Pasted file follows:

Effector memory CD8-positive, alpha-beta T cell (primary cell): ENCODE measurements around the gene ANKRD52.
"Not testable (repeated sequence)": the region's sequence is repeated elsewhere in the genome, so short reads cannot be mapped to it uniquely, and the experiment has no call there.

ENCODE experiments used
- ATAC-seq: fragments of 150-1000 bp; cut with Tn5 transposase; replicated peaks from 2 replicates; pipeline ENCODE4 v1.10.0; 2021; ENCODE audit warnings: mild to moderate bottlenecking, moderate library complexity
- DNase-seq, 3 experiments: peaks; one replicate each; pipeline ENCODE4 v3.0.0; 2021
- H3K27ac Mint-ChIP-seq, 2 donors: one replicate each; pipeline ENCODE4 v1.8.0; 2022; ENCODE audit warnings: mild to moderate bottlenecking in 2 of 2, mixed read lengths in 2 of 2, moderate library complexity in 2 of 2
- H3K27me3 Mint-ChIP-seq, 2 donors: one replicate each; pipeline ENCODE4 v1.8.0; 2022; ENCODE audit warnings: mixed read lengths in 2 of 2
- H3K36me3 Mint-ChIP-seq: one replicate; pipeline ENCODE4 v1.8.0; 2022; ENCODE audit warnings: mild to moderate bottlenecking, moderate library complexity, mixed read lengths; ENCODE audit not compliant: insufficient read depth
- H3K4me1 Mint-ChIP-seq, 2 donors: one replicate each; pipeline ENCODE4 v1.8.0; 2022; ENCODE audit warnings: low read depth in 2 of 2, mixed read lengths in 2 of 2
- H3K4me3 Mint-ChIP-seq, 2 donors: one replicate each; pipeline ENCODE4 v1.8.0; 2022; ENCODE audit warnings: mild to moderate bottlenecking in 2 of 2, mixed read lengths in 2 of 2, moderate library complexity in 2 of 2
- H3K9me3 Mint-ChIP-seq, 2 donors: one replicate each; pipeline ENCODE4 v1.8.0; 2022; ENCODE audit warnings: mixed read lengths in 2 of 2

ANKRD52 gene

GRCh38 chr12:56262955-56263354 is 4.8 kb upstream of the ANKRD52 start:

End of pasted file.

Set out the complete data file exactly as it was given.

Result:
Effector memory CD8-positive, alpha-beta T cell (primary cell): ENCODE measurements around the gene ANKRD52.
"Not testable (repeated sequence)": the region's sequence is repeated elsewhere in the genome, so short reads cannot be mapped to it uniquely, and the experiment has no call there.

ENCODE experiments used
- ATAC-seq: fragments of 150-1000 bp; cut with Tn5 transposase; replicated peaks from 2 replicates; pipeline ENCODE4 v1.10.0; 2021; ENCODE audit warnings: mild to moderate bottlenecking, moderate library complexity
- DNase-seq, 3 experiments: peaks; one replicate each; pipeline ENCODE4 v3.0.0; 2021
- H3K27ac Mint-ChIP-seq, 2 donors: one replicate each; pipeline ENCODE4 v1.8.0; 2022; ENCODE audit warnings: mild to moderate bottlenecking in 2 of 2, mixed read lengths in 2 of 2, moderate library complexity in 2 of 2
- H3K27me3 Mint-ChIP-seq, 2 donors: one replicate each; pipeline ENCODE4 v1.8.0; 2022; ENCODE audit warnings: mixed read lengths in 2 of 2
- H3K36me3 Mint-ChIP-seq: one replicate; pipeline ENCODE4 v1.8.0; 2022; ENCODE audit warnings: mild to moderate bottlenecking, moderate library complexity, mixed read lengths; ENCODE audit not compliant: insufficient read depth
- H3K4me1 Mint-ChIP-seq, 2 donors: one replicate each; pipeline ENCODE4 v1.8.0; 2022; ENCODE audit warnings: low read depth in 2 of 2, mixed read lengths in 2 of 2
- H3K4me3 Mint-ChIP-seq, 2 donors: one replicate each; pipeline ENCODE4 v1.8.0; 2022; ENCODE audit warnings: mild to moderate bottlenecking in 2 of 2, mixed read lengths in 2 of 2, moderate library complexity in 2 of 2
- H3K9me3 Mint-ChIP-seq, 2 donors: one replicate each; pipeline ENCODE4 v1.8.0; 2022; ENCODE audit warnings: mixed read lengths in 2 of 2

ANKRD52 gene

GRCh38 chr12:56262955-56263354 is 4.8 kb upstream of the ANKRD52 start: